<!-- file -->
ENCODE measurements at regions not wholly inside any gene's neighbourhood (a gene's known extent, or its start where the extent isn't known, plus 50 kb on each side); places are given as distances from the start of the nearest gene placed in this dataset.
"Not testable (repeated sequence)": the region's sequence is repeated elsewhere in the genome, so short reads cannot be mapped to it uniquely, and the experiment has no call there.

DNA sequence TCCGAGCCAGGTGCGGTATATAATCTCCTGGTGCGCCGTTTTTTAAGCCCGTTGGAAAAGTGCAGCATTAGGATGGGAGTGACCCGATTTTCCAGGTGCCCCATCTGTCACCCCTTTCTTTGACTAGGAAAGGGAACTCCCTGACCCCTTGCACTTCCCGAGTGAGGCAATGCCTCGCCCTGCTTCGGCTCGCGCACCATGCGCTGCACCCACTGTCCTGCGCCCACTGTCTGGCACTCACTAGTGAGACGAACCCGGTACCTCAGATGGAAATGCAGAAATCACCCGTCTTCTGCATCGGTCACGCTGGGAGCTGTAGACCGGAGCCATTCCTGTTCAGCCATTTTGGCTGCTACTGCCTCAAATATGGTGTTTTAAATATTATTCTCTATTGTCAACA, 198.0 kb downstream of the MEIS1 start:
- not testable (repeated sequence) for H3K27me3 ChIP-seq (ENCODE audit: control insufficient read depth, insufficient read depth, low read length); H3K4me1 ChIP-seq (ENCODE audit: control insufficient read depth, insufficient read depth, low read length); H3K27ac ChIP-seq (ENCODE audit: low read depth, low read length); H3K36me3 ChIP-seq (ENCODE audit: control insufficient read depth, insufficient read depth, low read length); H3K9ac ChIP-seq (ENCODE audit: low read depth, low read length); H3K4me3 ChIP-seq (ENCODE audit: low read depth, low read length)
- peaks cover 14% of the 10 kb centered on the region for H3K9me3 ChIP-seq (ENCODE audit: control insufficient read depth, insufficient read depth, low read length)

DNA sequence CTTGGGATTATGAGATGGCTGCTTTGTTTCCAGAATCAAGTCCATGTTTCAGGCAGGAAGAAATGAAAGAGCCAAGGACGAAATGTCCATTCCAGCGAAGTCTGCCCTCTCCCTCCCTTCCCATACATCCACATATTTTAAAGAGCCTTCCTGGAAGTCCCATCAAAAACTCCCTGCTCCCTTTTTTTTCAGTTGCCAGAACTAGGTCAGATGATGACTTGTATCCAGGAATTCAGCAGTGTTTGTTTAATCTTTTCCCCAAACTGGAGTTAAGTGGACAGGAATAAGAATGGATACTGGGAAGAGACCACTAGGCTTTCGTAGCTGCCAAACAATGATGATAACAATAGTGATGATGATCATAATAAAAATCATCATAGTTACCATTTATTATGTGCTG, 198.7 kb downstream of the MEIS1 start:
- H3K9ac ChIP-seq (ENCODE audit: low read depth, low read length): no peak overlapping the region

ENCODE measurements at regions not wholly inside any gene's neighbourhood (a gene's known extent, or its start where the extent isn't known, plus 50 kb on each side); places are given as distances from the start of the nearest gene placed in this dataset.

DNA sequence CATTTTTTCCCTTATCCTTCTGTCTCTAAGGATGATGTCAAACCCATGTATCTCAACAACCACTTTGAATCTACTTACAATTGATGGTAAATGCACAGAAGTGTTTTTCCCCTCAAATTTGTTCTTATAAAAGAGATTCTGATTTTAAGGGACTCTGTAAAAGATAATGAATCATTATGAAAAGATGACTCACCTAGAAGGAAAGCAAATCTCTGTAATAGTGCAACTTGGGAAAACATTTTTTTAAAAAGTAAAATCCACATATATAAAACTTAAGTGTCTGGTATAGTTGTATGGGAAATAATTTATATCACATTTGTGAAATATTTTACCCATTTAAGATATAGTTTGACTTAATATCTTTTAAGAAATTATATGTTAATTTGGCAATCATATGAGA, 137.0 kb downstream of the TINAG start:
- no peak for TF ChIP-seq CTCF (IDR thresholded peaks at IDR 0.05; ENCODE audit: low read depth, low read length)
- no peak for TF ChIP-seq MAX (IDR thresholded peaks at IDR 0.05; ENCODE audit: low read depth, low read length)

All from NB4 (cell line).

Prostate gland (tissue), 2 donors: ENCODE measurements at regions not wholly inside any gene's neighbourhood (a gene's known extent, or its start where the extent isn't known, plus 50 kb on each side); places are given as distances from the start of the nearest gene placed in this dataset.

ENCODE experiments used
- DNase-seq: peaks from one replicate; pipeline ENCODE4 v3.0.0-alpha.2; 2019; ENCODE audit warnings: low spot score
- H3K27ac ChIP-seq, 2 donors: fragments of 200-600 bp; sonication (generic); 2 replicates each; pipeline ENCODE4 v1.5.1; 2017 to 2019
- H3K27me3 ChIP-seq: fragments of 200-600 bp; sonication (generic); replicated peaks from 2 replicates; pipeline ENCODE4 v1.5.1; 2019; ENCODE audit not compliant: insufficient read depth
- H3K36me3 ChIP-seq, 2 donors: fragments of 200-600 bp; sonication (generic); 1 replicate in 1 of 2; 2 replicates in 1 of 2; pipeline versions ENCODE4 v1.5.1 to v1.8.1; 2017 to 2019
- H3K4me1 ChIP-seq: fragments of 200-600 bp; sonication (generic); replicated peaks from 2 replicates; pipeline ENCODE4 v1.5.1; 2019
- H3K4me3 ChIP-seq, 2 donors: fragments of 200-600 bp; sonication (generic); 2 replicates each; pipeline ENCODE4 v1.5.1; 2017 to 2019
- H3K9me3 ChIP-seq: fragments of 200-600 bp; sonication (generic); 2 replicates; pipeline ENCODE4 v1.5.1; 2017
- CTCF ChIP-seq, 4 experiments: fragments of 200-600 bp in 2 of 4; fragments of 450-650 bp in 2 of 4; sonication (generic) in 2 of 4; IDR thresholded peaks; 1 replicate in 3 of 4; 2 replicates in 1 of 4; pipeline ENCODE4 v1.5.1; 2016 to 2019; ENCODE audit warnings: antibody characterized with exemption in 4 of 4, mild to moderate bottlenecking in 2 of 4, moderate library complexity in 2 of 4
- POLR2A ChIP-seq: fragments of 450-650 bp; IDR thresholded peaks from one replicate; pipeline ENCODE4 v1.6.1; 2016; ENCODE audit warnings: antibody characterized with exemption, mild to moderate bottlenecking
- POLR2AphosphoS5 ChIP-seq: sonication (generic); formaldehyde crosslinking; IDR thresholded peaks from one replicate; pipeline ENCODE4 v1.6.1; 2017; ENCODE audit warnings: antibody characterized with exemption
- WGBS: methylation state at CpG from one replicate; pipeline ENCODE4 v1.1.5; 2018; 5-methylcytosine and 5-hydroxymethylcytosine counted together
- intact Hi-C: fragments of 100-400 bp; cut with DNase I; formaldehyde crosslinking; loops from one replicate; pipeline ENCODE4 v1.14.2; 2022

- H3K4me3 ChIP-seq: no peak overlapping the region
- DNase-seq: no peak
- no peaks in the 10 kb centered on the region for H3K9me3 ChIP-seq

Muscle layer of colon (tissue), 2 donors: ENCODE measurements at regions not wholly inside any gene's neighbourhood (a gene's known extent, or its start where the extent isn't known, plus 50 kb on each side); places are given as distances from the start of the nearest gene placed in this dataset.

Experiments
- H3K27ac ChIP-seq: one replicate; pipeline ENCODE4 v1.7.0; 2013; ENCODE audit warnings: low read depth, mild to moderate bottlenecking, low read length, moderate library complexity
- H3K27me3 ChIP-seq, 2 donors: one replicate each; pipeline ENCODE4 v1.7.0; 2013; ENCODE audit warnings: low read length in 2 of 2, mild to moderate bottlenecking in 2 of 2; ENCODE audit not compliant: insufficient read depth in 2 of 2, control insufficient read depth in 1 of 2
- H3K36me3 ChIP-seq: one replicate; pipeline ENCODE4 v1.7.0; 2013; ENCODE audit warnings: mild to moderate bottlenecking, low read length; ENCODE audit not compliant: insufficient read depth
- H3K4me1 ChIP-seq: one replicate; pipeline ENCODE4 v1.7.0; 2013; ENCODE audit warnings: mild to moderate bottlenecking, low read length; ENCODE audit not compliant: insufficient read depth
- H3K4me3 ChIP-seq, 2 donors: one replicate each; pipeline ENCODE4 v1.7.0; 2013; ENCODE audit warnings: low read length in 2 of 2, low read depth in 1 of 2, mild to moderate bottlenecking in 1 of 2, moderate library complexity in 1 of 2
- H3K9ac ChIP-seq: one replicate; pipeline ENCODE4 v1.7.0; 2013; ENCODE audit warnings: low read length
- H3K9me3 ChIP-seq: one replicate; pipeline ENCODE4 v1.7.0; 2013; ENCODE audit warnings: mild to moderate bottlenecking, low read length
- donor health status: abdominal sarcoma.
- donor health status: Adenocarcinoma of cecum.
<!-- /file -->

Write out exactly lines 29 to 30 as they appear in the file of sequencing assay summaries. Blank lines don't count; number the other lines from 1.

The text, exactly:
- no peaks in the 10 kb centered on the region for H3K9me3 ChIP-seq

Muscle layer of colon (tissue), 2 donors: ENCODE measurements at regions not wholly inside any gene's neighbourhood (a gene's known extent, or its start where the extent isn't known, plus 50 kb on each side); places are given as distances from the start of the nearest gene placed in this dataset.